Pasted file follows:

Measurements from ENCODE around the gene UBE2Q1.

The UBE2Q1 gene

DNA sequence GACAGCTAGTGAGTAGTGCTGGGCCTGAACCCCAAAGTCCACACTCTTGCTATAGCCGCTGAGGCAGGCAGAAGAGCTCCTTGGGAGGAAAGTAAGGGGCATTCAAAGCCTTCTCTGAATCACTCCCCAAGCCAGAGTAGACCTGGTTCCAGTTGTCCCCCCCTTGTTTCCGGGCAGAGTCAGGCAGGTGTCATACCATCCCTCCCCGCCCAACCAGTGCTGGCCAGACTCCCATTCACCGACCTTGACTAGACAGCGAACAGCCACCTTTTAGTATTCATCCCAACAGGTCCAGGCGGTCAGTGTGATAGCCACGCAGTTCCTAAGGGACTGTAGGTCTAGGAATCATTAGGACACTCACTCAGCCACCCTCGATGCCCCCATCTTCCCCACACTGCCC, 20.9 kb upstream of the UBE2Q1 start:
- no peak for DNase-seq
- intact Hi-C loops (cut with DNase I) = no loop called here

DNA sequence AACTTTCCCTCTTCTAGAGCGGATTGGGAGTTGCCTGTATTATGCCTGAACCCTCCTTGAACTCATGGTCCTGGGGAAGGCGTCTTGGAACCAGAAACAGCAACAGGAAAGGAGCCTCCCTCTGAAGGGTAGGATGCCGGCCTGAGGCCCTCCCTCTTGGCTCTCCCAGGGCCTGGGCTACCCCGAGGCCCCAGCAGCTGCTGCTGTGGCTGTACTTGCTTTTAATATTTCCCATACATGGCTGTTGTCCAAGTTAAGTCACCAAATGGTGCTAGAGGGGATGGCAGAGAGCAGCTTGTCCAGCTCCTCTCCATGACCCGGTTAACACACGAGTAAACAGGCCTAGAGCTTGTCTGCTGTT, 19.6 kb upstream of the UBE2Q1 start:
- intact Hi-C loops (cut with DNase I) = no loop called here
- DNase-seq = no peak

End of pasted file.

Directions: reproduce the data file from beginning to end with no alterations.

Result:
Measurements from ENCODE around the gene UBE2Q1.

The UBE2Q1 gene

DNA sequence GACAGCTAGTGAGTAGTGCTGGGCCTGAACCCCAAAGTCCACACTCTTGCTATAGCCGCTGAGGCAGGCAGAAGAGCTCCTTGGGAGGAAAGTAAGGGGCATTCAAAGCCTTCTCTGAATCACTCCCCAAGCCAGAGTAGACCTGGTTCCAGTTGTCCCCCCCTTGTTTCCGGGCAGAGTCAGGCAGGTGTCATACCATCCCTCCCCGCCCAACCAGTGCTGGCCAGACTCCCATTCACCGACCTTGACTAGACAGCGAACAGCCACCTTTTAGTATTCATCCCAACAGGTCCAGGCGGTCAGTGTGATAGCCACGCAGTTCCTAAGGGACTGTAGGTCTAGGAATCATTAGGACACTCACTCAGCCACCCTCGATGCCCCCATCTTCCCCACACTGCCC, 20.9 kb upstream of the UBE2Q1 start:
- no peak for DNase-seq
- intact Hi-C loops (cut with DNase I) = no loop called here

DNA sequence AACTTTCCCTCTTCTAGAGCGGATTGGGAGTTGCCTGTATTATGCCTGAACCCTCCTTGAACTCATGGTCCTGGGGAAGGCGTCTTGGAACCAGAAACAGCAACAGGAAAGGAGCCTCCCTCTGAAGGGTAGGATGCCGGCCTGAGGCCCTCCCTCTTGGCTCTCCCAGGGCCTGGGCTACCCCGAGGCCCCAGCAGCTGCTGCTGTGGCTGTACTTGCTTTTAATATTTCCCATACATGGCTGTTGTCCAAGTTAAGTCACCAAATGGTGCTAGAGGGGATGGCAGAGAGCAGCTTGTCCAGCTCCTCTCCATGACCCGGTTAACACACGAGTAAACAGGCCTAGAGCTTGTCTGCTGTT, 19.6 kb upstream of the UBE2Q1 start:
- intact Hi-C loops (cut with DNase I) = no loop called here
- DNase-seq = no peak